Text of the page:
Nothing is as powerful as an idea whose time has come, said Victor Hugo.
Nothing, maybe, except inertia.
When former Louisville Mayor Jerry Abramson saw Chicago’s bike station at Millennium Park, a few years back, he decided Louisville should have something like it. He was absolutely correct. There are lots of great reasons every city should have facilities for cyclists who want to commute to work. I don’t have space here to begin listing all those advantages. They’re thoroughly documented around the world.
Yet the Louisville bike station plan seems to have stalled. Most recently our proposed station is pitched as an intermodal transportation center. After all, who wants non-cycling citizens to get the idea that a few bike weenies are taking over their city? Never mind that motorists for decades have taken advantage of billions of dollars in free and subsidized facilities paid with public funds.
Just take a look at the long list of cities with new bike stations for urban commuters and you’ll see the same list of cities attracting talented, active young people. They’re the cities with lively downtown streets, both day and night. It’s no coincidence. The bicycle is an icon. It says, “this city cares about health as your first wealth. We place a high priority on individual rights, freedom of expression and well being.”
It ain’t rocket science, but …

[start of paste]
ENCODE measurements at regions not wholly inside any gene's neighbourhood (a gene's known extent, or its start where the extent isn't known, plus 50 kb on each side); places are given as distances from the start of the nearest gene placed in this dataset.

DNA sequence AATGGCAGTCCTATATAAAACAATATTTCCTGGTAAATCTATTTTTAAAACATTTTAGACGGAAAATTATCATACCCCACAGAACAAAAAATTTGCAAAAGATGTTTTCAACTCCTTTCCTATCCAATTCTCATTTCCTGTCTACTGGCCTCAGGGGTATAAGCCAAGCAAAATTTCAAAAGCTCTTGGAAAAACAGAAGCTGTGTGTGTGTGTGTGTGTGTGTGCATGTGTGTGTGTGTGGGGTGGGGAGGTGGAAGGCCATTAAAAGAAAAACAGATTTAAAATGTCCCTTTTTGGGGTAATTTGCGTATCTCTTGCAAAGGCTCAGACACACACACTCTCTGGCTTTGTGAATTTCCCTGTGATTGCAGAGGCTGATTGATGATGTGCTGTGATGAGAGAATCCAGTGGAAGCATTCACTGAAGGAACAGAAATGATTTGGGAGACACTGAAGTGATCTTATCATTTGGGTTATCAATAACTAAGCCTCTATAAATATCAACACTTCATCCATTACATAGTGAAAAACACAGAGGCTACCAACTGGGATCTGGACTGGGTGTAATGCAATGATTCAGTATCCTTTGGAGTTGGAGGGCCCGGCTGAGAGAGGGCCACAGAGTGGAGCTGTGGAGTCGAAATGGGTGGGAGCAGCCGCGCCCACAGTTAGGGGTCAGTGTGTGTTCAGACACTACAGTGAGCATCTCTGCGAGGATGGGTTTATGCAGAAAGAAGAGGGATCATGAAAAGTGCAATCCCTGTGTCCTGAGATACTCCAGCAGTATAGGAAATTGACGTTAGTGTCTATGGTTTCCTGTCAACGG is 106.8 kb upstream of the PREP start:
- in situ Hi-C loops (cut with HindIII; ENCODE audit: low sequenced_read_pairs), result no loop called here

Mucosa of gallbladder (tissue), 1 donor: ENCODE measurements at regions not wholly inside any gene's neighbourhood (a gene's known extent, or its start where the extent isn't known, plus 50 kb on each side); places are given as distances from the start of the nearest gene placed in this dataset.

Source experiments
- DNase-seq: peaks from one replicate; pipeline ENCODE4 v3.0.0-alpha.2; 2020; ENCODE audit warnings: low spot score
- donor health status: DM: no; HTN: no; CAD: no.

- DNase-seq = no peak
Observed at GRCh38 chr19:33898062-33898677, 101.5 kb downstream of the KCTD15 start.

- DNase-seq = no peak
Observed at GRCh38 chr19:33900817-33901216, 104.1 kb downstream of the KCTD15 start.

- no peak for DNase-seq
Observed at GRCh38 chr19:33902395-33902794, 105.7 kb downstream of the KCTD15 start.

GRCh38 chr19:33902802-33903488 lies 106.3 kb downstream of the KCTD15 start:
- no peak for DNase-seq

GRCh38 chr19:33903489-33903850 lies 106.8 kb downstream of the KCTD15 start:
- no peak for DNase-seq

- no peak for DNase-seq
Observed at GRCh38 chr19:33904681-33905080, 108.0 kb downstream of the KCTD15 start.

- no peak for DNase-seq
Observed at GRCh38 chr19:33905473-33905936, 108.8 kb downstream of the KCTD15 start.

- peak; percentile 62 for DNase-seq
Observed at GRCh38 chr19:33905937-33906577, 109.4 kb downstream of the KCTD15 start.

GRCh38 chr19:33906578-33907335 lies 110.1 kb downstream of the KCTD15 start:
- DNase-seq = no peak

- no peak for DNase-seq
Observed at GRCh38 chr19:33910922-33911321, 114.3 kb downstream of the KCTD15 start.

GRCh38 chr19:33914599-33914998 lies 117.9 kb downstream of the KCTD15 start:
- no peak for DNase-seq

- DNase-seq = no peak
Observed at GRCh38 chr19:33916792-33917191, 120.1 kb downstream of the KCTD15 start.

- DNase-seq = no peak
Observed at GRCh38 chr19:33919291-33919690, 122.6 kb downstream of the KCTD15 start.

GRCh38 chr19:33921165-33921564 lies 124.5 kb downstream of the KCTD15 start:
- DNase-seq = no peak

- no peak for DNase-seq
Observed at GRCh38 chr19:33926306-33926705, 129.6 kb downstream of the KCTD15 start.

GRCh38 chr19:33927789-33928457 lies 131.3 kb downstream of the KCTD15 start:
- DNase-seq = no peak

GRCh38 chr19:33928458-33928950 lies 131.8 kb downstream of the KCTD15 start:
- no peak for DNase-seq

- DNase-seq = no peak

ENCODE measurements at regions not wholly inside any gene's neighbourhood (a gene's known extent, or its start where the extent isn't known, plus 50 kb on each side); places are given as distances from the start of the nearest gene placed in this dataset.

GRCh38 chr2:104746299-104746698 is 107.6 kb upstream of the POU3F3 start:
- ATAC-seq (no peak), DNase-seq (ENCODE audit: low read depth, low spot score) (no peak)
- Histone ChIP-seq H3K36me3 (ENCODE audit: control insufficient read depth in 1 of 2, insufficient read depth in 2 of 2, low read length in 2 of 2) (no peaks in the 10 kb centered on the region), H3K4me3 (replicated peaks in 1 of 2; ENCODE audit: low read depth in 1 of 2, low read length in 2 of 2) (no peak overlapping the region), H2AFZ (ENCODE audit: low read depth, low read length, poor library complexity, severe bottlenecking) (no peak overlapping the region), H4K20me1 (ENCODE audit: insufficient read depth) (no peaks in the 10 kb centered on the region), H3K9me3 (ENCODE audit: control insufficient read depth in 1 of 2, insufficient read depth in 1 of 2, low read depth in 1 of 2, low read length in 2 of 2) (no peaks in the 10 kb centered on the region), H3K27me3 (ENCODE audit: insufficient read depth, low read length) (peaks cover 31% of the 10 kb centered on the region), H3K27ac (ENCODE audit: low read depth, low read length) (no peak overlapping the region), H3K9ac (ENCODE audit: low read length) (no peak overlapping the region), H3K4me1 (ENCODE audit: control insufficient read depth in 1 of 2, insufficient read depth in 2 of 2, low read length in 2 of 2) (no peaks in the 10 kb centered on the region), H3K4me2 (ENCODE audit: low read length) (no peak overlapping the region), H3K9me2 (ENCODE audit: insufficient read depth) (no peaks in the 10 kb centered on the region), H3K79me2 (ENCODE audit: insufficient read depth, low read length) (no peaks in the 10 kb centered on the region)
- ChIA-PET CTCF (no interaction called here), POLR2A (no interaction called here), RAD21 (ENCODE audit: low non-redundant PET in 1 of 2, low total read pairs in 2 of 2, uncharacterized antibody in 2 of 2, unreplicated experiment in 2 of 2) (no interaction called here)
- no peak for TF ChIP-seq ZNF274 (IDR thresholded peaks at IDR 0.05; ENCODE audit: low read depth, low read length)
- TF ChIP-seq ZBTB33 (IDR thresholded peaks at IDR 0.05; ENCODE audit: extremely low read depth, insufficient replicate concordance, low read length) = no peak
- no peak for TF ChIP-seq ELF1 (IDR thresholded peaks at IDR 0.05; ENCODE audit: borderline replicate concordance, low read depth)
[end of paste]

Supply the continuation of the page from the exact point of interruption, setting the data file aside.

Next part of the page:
Most recently, St. Louis announced its plans for a Chicago-style bike station. Aerospace giant Boeing Corp. stepped up with $25,000 to help build the center, which is scheduled to open this spring.
“The plan for the building is to make it the region’s first bike commuter station, with secure 24-hour access, more than 100 bike racks, and showers and locker rooms for cyclists commuting to work Downtown,” the St. Louis Post Dispatch reported.
The station will be next to a new 3,500 square foot full-service bike shop that will offer bike equipment, repairs and rentals. A nonprofit organization dedicated to creating more bikeable and walkable communities, is set to move into the building, too.
“Boeing is proud to partner with the City of St. Louis on this important initiative that promotes physical well-being, helps improve our air quality with fewer cars on the streets, and will create a more connected and vibrant downtown,” Dennis Muilenburg, head of Boeing Defense, Space & Security, said in a news release.
Hey! Even the rocket scientists get it!
St. Louis landed a $181,600 grant from the U.S. Department of Energy last year to pay for the bike lockers and operating expenses for the station for its first two years. The city is managing the grant and the commuter station. Annual membership fees are yet to be finalized. Chicago charges cyclists about $100 per year.
The idea of a bike station in the heart of downtown Louisville is a powerful one whose time is now. It makes perfect sense. So, what’s the hold up?
Grace. Peace. Bicycle Grease.
PS: Remember, every lane is a bike lane. Share the road.
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Enjoy the ride home.
© Copyright, Kirk M. Kandle, MMXI